How is Firing Government Attorneys a “Scandal”?

So the Bush Administration fires 8 lawyers and somehow this “scandal“is the next Watergate? Please. I agree with Mike Gallagher on this one:

[T]o read today’s papers, all the political controversies in our nation’s history combined don’t add up to the earthquake of a scandal that is rocking our world: the Bush Administration was involved in the firing of eight U.S. attorneys.
I’d love to be a fly on the wall of a high school social studies class when a student timidly raises his hand and says to the teacher, “Um, Miss Smith – if President Clinton can fire all 93 U.S. attorneys for obvious political reasons, why can’t President Bush?”

Oh but it is different. Just ask the CBS News blog, who are setting it all straight by, for instance, pointing to this explanation:

Although Bush and President Bill Clinton each dismissed nearly all U.S. attorneys upon taking office, legal experts and former prosecutors say the firing of a large number of prosecutors in the middle of a term appears to be unprecedented and threatens the independence of prosecutors.

And, according to CBS legal analyst Andrew Cohen

What is different about this current episode is that a Republican White House sought to replace Republican-appointed federal prosecutors mid-stream who were by all accounts doing precisely what they had been asked to do. We now know, from last week’s testimony, why in some cases this was so and the answers we got make it clear that the reasons were not high-minded or lofty.

I’m glad the unbiased media is on the case. So, to dismiss someone, the Executive Branch must do so for only high-minded or lofty reasons? So much for executive privilege. I’ll throw up another Clinton example: remember the Travel Office? OK, it may not rise to the same level. And, as NY Sen. Chuck Schumer points out, “U.S. attorneys have always been above politics, and this administration has blatantly manipulated the U.S. attorney system to serve its political needs.” Hmm. What about this?

…the US attorney for the Southern District of New York, which is Manhattan, which is a big post, was a Chuck Schumer protégé, and he was there for five or six years. If there was somebody else prior to him, then this guy who was Schumer’s protégé was second. He was there for a number of years. A Chuck Schumer protégé was the US attorney for the Southern District of New York. They finally got a new guy in there — I don’t know, a year and a half, or two years ago — a man by the name of Mike Garcia, finally a Bush appointee after four or five years of his administration, and Schumer now has the audacity to say that US attorneys have always been above politics?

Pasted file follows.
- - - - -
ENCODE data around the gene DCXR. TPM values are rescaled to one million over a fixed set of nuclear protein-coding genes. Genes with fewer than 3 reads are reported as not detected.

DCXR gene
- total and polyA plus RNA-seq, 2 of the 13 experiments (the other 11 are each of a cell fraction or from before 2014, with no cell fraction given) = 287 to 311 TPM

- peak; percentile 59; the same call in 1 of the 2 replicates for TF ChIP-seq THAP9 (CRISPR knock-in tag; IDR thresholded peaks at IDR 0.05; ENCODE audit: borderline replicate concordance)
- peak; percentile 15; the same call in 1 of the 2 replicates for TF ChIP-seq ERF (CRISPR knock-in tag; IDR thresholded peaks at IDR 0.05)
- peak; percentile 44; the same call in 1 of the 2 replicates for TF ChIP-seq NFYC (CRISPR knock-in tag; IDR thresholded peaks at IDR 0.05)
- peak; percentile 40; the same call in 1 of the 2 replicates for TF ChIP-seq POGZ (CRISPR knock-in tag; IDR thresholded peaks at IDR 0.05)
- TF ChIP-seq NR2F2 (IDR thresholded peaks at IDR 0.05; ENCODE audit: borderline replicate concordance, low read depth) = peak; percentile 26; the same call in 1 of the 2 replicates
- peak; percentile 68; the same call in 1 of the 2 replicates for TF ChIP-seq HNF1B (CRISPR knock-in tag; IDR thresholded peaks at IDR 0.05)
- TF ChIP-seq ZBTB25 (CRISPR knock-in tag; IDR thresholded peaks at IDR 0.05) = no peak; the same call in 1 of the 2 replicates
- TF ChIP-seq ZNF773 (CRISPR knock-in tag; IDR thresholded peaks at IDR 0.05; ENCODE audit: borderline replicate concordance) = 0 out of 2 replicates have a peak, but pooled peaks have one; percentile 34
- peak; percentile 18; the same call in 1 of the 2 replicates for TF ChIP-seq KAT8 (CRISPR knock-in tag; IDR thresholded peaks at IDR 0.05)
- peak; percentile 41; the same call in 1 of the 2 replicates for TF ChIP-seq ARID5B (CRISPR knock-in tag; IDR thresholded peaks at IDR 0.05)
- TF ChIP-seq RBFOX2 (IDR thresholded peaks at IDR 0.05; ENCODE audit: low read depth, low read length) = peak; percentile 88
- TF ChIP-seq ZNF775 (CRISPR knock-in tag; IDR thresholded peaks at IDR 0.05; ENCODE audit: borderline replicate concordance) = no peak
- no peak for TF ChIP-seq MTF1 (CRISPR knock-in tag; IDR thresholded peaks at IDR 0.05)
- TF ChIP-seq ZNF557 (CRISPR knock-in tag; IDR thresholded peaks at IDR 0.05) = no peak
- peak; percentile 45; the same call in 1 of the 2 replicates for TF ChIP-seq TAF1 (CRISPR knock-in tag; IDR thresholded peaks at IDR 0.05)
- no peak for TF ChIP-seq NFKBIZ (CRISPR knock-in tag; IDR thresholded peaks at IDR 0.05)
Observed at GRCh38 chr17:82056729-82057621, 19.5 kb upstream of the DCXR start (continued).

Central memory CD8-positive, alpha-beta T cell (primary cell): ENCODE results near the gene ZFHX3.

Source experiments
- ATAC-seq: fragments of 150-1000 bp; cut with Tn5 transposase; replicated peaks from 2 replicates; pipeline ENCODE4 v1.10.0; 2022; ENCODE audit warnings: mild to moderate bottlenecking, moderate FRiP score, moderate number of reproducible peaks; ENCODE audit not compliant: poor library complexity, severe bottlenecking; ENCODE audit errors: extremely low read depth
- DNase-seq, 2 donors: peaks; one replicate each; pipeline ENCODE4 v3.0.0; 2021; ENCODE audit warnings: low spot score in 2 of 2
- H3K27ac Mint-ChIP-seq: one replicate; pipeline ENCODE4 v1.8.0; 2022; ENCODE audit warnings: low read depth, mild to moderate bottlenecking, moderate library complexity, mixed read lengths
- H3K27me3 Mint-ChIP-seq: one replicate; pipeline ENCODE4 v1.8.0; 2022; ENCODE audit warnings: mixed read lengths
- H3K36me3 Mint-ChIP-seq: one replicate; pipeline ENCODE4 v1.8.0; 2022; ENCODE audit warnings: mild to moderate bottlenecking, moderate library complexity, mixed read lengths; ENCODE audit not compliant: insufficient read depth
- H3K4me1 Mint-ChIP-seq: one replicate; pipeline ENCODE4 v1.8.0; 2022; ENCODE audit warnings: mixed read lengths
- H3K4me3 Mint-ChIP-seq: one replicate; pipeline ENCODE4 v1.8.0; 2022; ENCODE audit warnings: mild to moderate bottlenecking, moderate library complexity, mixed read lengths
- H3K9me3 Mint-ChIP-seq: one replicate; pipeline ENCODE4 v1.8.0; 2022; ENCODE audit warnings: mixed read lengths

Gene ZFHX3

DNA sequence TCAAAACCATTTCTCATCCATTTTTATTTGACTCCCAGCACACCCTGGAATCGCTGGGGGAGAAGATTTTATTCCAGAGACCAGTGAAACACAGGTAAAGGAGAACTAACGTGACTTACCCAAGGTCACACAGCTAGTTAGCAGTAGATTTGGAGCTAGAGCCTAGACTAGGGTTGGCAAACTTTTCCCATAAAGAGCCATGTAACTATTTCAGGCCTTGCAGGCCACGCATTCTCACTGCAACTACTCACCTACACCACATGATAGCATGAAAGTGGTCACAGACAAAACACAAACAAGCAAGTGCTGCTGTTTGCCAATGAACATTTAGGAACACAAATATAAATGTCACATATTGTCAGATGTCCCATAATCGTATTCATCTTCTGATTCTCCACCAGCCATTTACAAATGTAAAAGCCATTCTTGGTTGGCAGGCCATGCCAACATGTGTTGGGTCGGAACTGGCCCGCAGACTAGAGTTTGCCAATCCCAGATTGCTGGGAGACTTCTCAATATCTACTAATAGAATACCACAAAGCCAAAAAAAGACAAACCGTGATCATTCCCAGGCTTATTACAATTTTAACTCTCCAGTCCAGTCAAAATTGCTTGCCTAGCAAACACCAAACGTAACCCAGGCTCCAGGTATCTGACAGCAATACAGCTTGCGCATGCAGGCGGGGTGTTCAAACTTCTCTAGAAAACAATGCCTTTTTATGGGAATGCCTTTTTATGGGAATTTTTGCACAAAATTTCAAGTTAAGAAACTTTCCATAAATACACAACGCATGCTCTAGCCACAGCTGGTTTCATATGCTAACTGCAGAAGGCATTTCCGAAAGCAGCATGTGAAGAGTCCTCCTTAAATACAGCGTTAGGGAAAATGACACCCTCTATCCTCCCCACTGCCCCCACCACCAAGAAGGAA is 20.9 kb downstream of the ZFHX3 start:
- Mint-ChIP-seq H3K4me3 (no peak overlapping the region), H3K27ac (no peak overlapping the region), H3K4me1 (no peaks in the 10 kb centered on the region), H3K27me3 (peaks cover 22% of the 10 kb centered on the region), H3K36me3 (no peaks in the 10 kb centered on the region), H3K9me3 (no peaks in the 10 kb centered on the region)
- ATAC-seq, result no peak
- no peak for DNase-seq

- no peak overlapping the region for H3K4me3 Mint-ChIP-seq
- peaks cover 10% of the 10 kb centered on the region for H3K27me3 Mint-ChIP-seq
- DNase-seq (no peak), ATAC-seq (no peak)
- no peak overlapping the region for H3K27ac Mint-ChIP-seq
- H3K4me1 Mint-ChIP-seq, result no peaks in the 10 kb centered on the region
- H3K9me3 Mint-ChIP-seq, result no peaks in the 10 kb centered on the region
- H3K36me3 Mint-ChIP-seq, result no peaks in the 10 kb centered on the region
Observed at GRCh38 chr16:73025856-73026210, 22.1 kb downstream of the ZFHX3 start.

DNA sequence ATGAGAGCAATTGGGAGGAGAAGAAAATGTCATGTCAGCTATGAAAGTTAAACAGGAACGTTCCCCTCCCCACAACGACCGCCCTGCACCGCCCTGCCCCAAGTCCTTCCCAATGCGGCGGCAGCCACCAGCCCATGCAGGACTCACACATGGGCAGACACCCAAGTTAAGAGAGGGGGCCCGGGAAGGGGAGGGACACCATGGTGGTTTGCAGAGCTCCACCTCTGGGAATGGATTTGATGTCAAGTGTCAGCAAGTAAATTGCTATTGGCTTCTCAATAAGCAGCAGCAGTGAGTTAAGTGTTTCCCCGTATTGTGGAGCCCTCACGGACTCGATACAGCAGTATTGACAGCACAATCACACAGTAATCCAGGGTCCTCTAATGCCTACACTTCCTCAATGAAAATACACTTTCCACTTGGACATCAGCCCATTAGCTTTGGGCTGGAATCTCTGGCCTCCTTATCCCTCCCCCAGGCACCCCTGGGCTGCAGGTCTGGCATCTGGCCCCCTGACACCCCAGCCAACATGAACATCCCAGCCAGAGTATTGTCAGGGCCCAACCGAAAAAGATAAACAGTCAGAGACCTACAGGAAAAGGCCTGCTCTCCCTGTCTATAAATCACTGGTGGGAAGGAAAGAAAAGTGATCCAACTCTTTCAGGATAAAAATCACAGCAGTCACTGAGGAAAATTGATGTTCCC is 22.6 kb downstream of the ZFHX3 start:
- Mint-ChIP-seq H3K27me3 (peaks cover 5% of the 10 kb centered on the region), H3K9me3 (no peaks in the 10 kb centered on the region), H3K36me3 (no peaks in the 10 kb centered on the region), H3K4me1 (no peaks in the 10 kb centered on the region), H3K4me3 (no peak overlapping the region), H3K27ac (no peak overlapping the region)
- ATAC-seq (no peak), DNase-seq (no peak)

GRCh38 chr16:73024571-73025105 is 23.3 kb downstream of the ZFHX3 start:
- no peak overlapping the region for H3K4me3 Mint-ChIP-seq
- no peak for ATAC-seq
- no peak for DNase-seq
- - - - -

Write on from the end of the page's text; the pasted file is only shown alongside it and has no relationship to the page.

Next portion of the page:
Of course not. And that’s what this really is about. Politics. It’s not illegal, it’s not a crime. It’s pure political opportunism. That’s it.


UPDATE: Incidentally, I’m not saying that the Bush Administration has handled this well, it hasn’t. But the fact of the matter is that these Attorney’s “serve at the pleasure of the President.” Heck, as Linda Chavez points out, one of the U.S. attorneys President Clinton fired was in the middle of investigating Dan Rostenkowski for mail fraud. Again, this is nothing more than an attempt to make “illegal” anything that you oppose politically (or, more precisely, anything you can claim with righteous indignation to be unseemly). By calling for investigations, the Democrats are simply hoping that–a la Scooter Libby–the investigations themselves will trip up someone so that a real crime can be prosecuted. Washington politics, ya gotta love it.

0 0 votes
Article Rating
Subscribe
Notify of
guest
9 Comments
Oldest
Newest Most Voted
Inline Feedbacks
View all comments
Steven L
Steven L
14 years ago

Carol Lam,US Attorney for San Diego, prosecuted Randy Duke Cunningham, her most recent perfomance review was very